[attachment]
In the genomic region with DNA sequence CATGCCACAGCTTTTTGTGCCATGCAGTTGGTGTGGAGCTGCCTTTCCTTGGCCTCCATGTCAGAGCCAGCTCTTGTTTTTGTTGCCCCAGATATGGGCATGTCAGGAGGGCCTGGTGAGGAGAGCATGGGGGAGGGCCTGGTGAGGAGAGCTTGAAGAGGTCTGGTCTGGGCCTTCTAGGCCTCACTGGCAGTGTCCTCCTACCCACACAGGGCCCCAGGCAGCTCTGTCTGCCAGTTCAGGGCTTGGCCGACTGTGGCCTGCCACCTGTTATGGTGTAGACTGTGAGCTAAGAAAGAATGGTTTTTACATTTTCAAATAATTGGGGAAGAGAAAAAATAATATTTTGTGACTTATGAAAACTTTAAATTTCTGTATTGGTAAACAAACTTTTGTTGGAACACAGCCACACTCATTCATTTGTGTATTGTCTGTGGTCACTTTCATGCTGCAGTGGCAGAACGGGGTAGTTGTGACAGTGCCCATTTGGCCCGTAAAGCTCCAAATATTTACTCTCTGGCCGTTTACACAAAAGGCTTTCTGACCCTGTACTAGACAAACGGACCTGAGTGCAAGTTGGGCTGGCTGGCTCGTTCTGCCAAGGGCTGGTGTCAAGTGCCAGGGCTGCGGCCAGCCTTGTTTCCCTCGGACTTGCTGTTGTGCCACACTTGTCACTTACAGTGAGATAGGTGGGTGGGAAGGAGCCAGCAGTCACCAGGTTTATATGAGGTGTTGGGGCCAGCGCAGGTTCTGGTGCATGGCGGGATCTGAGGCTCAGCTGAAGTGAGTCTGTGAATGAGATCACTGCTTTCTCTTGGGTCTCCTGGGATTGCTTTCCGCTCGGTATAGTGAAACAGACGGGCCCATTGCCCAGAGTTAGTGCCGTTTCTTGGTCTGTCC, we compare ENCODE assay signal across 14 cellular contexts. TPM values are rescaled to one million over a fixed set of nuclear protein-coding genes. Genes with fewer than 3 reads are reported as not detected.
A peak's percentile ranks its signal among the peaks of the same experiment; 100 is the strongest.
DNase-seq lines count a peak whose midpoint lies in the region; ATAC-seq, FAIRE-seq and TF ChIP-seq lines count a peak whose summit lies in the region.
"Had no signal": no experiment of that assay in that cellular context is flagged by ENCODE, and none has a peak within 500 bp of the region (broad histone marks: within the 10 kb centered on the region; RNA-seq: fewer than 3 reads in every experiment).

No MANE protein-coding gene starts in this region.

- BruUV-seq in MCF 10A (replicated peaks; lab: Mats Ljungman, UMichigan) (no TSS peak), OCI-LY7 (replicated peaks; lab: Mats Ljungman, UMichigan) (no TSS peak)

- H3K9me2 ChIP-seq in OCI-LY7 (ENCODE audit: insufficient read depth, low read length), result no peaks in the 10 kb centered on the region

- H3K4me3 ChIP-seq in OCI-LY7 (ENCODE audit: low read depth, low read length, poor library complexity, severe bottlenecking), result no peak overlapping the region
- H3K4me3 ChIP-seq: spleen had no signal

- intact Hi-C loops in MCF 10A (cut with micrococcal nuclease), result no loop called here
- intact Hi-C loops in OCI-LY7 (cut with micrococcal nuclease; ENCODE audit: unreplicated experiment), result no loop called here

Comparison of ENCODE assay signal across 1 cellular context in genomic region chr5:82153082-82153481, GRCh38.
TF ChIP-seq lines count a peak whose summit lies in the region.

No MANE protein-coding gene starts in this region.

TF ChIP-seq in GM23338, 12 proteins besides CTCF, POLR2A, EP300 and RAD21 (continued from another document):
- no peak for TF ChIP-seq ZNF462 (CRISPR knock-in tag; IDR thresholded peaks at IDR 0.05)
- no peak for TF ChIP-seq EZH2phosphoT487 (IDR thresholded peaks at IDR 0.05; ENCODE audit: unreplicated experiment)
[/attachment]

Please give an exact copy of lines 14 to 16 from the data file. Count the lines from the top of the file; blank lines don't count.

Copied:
No MANE protein-coding gene starts in this region.

TF ChIP-seq in GM23338, 12 proteins besides CTCF, POLR2A, EP300 and RAD21 (continued from another document):
- no peak for TF ChIP-seq ZNF462 (CRISPR knock-in tag; IDR thresholded peaks at IDR 0.05)